Where Do Your Bookings Come From?

Lisa Starr
Spa and salon appointment and booking sources
For many salons and spas, summer can be one of the busiest seasons of the year.

It’s great to see your appointment book filled up, but knowing how it got that way can help you strategize about how to spend time and money on resources going forward. Let’s explore the six main types of booking channels and how you can optimize each one to ensure that your customers have a great experience.


The easiest way to encourage repeat bookings is to schedule appointments in person. Your staff will play a critical role in this process. Technicians should be trained to advise clients on a recommended timeline for a follow-up appointment, and front-desk staff should make sure to ask about pre-bookings during the checkout process. Even with a system in place to remind clients to book again, customers often are unable to commit to their next appointment on the spot, and say they’ll book later when their schedule is clear. Knowing how and when they’re likely to book later on will help you provide the right kind of follow-up, whether it’s giving a business card with your phone number, recommending that they download your mobile app, or sending them to your website to bookmark.


Some clients still like to book appointments the old-fashioned way, by telephone. There are a lot of advantages to this method: It gives you the opportunity to connect more personally to your client, to explain options to them, and potentially to upgrade or book add-ons to their requested service. On the other hand, this method is the most time-consuming for your front desk staff. A booking call from a new client can easily take 5 minutes—which means that in-person customers may have to wait for assistance. Having a telephone system that can log incoming call times can help you spot patterns and make sure you have enough desk staff scheduled to provide coverage during periods of heavy call volume (typically in the morning and then again between mid-afternoon and early evening).


Your regulars, who tend to have the same type of appointment on their visits, may be more inclined to book on your website at their convenience. Website bookings benefit customers by providing a way for them to make an appointment any time they have access to a computer; they also benefit your business by helping you fill out your calendar, even on days when your spa or salon is closed.

Local Listings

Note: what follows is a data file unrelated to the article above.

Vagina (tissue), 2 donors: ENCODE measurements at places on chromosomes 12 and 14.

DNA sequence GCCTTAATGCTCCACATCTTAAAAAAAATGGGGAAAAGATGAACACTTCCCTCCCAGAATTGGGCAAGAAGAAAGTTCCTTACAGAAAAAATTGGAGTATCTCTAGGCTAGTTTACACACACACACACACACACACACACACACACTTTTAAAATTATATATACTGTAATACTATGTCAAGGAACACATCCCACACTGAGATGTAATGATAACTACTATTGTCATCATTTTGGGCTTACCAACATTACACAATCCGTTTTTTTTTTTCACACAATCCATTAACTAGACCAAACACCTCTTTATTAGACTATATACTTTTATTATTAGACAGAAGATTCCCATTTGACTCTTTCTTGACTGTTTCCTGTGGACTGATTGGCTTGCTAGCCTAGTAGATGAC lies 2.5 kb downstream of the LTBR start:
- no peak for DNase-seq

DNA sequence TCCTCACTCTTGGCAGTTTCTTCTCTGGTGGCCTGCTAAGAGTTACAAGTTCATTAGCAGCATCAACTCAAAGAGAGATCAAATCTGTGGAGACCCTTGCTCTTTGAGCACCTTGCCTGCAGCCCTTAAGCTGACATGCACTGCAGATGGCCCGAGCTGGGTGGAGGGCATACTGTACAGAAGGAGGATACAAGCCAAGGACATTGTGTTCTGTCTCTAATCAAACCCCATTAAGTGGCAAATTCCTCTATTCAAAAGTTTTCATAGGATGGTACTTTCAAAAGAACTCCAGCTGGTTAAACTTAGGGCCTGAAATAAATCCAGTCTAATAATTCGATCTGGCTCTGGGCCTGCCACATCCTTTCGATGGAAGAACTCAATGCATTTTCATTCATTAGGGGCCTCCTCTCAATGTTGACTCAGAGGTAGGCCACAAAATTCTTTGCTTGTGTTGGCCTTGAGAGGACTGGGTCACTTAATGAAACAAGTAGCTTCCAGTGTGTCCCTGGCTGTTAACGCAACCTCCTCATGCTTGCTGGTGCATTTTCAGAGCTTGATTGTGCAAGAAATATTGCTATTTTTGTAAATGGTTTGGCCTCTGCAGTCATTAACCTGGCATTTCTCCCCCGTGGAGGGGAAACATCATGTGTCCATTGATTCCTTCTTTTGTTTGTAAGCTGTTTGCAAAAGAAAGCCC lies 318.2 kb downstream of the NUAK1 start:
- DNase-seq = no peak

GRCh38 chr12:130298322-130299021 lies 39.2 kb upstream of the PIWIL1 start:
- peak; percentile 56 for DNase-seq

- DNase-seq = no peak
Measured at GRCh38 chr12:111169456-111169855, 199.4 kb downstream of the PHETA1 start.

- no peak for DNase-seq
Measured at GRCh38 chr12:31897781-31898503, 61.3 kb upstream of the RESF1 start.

While having your own website is great, consumers are now turning to a variety of other sources to discover and connect with local businesses. Listings sites such as Yelp, Foursquare, and MapQuest are now one of the go-to resources for online consumers on the hunt for nearby spas and salons. These consumers don’t just want to learn about your location, hours, phone number, and services—they also want to be able to take the next step and book an appointment. By providing the ability to book directly on these listing sites, or jump straight to your booking page from your listings, you’ll make it easier for prospective clients to take the next step toward becoming a regular.


Social is becoming more than just a tool for connecting with friends and family. Major networks such as Facebook are evolving into search and discovery engines for local businesses. Having a robust company profile on the top social platforms will help prospects connect with your business wherever they might be looking. And providing a way to book directly from your profile pages is a huge value-add for customers that can have a great impact on your business. The goal is to make it as easy as possible for social networkers to discover you, learn about your services, and make an appointment—and easy for your business to stay top-of-mind with current clients—all within the platform itself.


With Americans spending more than 34 hours a month on their mobile devices*, mobile bookings are just as important as online bookings. Creating a mobile-optimized website with booking capabilities or a dedicated mobile app for your business will provide the ultimate convenience for your clients. An app can also serve as a reminder to book an appointment as a customer scrolls through their phone to open other apps during the course of the day.

The Bottom Line

Gathering and analyzing your clients’ booking trends will give you a deeper understanding of how appointments are coming in and which booking channels are most popular with your clients. This data will also show you where you need to improve your offerings. For example, if you don’t currently offer online or mobile bookings, you’re likely missing out on business from those channels that you’re not getting by phone or in person. If you offer bookings on your website, but not on your social accounts or listings pages, you might be losing potential appointments by creating a more complicated multi-step process. If you have a great online presence but no mobile offering, you may be driving younger clients to choose another spa or salon over yours.

Take an audit of your current booking methods and ask your customers how they would like to be able to book appointments with you. This will help you optimize your current channels and decide which ones you should add to your mix.

*Source: Nielsen, “How Smartphones Are Changing Consumers’ Daily Routines Around the Globe, February 2014.


About the Author

Lisa Starr

Lisa Starr brings over 30 years of industry-specific experience as a consultant, educator and writer to Booker through GOtalk. Lisa also works for Wynne Business, a leading spa consulting and education company. Among other things, Lisa’s expertise lies in business operations and finances, sales and marketing, inventory management, human resource development, and business process improvement. She is a well-known speaker within the trade show circuit and is a frequent contributor to industry

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